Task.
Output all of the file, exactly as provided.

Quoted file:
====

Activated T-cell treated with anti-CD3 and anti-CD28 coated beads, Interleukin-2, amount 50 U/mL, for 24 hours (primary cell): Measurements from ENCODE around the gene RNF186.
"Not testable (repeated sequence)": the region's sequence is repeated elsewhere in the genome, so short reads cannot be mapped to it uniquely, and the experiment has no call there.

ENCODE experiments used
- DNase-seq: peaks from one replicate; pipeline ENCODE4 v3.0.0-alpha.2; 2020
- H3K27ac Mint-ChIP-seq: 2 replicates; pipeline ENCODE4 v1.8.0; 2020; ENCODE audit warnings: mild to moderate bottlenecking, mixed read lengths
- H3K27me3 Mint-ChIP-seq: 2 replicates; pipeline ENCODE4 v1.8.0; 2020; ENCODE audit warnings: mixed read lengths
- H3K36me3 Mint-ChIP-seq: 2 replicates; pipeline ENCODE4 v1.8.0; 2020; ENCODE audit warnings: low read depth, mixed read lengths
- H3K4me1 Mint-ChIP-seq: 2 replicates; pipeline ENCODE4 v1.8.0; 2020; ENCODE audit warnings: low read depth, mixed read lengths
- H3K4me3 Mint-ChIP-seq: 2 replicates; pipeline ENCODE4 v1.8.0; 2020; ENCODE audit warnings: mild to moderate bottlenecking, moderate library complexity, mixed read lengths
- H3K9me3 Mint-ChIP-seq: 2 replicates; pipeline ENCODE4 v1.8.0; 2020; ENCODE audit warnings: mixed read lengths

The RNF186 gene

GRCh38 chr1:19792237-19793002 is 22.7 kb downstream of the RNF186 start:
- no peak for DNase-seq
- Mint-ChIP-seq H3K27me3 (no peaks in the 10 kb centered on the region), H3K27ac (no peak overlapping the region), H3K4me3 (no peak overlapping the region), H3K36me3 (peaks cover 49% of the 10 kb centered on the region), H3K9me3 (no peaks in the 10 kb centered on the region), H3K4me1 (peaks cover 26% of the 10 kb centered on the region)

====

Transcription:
Activated T-cell treated with anti-CD3 and anti-CD28 coated beads, Interleukin-2, amount 50 U/mL, for 24 hours (primary cell): Measurements from ENCODE around the gene RNF186.
"Not testable (repeated sequence)": the region's sequence is repeated elsewhere in the genome, so short reads cannot be mapped to it uniquely, and the experiment has no call there.

ENCODE experiments used
- DNase-seq: peaks from one replicate; pipeline ENCODE4 v3.0.0-alpha.2; 2020
- H3K27ac Mint-ChIP-seq: 2 replicates; pipeline ENCODE4 v1.8.0; 2020; ENCODE audit warnings: mild to moderate bottlenecking, mixed read lengths
- H3K27me3 Mint-ChIP-seq: 2 replicates; pipeline ENCODE4 v1.8.0; 2020; ENCODE audit warnings: mixed read lengths
- H3K36me3 Mint-ChIP-seq: 2 replicates; pipeline ENCODE4 v1.8.0; 2020; ENCODE audit warnings: low read depth, mixed read lengths
- H3K4me1 Mint-ChIP-seq: 2 replicates; pipeline ENCODE4 v1.8.0; 2020; ENCODE audit warnings: low read depth, mixed read lengths
- H3K4me3 Mint-ChIP-seq: 2 replicates; pipeline ENCODE4 v1.8.0; 2020; ENCODE audit warnings: mild to moderate bottlenecking, moderate library complexity, mixed read lengths
- H3K9me3 Mint-ChIP-seq: 2 replicates; pipeline ENCODE4 v1.8.0; 2020; ENCODE audit warnings: mixed read lengths

The RNF186 gene

GRCh38 chr1:19792237-19793002 is 22.7 kb downstream of the RNF186 start:
- no peak for DNase-seq
- Mint-ChIP-seq H3K27me3 (no peaks in the 10 kb centered on the region), H3K27ac (no peak overlapping the region), H3K4me3 (no peak overlapping the region), H3K36me3 (peaks cover 49% of the 10 kb centered on the region), H3K9me3 (no peaks in the 10 kb centered on the region), H3K4me1 (peaks cover 26% of the 10 kb centered on the region)